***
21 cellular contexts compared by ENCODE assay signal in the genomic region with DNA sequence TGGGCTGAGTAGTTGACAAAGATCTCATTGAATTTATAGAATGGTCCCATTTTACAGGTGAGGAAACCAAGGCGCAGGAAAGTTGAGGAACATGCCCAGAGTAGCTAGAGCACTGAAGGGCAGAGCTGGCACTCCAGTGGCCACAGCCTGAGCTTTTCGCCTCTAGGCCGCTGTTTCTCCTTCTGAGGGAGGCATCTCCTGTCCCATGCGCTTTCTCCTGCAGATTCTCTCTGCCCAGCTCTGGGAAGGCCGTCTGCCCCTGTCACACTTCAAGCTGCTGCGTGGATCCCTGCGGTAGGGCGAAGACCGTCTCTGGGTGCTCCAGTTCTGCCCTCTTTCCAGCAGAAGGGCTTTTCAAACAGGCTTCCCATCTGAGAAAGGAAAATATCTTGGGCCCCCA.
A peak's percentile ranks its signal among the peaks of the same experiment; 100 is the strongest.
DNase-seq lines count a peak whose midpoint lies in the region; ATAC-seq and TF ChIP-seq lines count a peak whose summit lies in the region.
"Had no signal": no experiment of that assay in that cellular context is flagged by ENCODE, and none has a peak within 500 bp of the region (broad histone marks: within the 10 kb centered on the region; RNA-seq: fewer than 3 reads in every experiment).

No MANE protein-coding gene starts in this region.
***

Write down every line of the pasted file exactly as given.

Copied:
21 cellular contexts compared by ENCODE assay signal in the genomic region with DNA sequence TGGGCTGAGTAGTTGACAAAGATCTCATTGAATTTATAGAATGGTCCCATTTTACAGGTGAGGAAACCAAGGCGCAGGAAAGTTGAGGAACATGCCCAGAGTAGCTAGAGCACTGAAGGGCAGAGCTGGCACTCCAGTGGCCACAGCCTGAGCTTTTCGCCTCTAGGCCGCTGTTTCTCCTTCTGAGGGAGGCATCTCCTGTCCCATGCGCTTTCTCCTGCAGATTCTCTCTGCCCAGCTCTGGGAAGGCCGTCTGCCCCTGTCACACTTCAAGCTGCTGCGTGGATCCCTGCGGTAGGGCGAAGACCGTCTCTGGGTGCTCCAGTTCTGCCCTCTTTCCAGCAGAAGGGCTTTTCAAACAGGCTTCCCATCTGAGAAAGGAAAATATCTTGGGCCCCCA.
A peak's percentile ranks its signal among the peaks of the same experiment; 100 is the strongest.
DNase-seq lines count a peak whose midpoint lies in the region; ATAC-seq and TF ChIP-seq lines count a peak whose summit lies in the region.
"Had no signal": no experiment of that assay in that cellular context is flagged by ENCODE, and none has a peak within 500 bp of the region (broad histone marks: within the 10 kb centered on the region; RNA-seq: fewer than 3 reads in every experiment).

No MANE protein-coding gene starts in this region.